ON-Lion Letter
Irving Kristol, the "godfather" of neoconservatism and one of America's most-important public intellectuals, played an extraordinarily influential role in the development of American intellectual and political culture over the past half century.  The pieces in The Neoconservative Persuasion:  Selected Essays, 1942-2009, many hard to find and reprinted for the first time since their initial appearance, are a penetrating survey of the intellectual development of one of the progenitors of neoconservatism.

Kristol wrote over the years on a remarkably broad range of topics -- from W. H. Auden to Ronald Reagan, from the neoconservative movement's roots in the 1940s at City College to American foreign policy, from religion to capitalism.  His writings in The Neoconservative Persuasion, from Basic Books, provide us with a unique guide to the development of neoconservatism as one of the leading strains of thought -- one of the leading "persuasions" -- in recent American political and intellectual history.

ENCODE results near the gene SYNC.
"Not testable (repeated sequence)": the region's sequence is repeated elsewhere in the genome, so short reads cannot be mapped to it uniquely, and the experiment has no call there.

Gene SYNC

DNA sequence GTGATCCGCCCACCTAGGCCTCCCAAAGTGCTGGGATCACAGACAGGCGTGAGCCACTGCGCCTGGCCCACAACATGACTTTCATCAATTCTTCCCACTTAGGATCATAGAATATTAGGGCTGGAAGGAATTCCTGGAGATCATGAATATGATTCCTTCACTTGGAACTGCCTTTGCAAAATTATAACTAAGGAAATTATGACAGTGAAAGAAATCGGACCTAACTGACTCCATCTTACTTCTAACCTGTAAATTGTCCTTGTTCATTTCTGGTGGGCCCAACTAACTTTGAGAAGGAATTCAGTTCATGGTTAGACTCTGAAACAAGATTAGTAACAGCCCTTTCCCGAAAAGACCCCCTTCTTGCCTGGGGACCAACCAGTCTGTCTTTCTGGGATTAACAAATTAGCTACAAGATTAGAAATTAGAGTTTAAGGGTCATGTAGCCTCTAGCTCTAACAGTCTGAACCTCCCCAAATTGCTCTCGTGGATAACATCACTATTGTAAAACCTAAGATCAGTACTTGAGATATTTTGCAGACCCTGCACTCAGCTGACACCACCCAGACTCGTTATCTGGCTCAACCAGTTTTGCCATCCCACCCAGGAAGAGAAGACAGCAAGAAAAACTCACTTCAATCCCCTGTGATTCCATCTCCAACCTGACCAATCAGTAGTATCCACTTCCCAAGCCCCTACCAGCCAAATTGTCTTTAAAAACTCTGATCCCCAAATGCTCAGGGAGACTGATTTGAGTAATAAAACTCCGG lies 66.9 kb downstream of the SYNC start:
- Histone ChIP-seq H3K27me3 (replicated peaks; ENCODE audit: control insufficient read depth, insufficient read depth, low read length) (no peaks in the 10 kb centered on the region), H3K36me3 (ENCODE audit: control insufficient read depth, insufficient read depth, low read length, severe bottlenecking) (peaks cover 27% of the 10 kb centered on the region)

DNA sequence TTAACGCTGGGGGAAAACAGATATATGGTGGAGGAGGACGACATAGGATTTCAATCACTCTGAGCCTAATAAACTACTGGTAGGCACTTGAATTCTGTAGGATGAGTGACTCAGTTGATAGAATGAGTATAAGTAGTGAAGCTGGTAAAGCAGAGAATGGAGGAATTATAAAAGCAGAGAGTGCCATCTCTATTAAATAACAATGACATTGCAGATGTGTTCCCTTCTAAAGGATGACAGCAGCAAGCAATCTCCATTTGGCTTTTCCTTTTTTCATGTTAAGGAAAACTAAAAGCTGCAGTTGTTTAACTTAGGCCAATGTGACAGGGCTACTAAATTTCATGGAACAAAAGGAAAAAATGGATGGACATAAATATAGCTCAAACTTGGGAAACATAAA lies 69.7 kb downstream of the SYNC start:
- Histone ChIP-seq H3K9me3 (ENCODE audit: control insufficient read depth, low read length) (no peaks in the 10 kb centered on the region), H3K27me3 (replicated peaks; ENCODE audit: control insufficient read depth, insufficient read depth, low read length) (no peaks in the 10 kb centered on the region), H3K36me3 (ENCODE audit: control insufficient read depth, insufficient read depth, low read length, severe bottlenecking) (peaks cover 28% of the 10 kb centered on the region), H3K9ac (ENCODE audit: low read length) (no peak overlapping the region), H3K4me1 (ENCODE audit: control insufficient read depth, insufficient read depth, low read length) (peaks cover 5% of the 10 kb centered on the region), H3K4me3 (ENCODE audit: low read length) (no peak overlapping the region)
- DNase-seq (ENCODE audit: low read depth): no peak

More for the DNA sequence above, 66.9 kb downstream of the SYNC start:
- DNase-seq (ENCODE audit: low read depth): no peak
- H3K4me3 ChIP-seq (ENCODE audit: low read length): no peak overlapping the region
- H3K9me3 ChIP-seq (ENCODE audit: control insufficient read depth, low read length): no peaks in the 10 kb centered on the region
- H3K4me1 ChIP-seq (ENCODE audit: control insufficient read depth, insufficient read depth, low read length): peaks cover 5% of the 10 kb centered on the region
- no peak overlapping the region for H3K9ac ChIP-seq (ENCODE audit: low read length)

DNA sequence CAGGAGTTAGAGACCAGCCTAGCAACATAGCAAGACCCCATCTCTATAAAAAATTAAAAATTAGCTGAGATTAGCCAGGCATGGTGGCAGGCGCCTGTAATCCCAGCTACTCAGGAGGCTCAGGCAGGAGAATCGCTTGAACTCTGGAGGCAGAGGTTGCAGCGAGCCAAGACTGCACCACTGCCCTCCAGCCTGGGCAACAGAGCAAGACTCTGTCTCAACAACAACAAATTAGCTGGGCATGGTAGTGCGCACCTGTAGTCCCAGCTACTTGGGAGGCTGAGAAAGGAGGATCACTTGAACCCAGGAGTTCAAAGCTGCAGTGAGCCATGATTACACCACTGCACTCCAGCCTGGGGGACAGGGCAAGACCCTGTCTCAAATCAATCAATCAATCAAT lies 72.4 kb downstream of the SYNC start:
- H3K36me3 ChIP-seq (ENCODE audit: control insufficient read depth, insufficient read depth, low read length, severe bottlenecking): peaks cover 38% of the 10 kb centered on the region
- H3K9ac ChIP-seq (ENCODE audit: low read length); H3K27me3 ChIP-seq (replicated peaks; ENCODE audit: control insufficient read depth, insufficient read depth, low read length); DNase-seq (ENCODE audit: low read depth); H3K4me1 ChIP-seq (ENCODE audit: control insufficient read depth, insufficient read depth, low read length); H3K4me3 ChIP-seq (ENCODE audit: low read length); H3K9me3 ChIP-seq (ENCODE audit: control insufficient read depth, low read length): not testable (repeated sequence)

Irving Kristol was the founder and editor of The Public Interest, which was substantially supported by Milwaukee's Lynde and Harry Bradley Foundation.  He was also a longtime scholar at the Bradley-supported American Enterprise Institute for Public Policy Research.

Bradley Prize recipient William Kristol, Irving's son, wrote a foreword for The Neoconservative Persuasion.
Actions: E-mail | Permalink |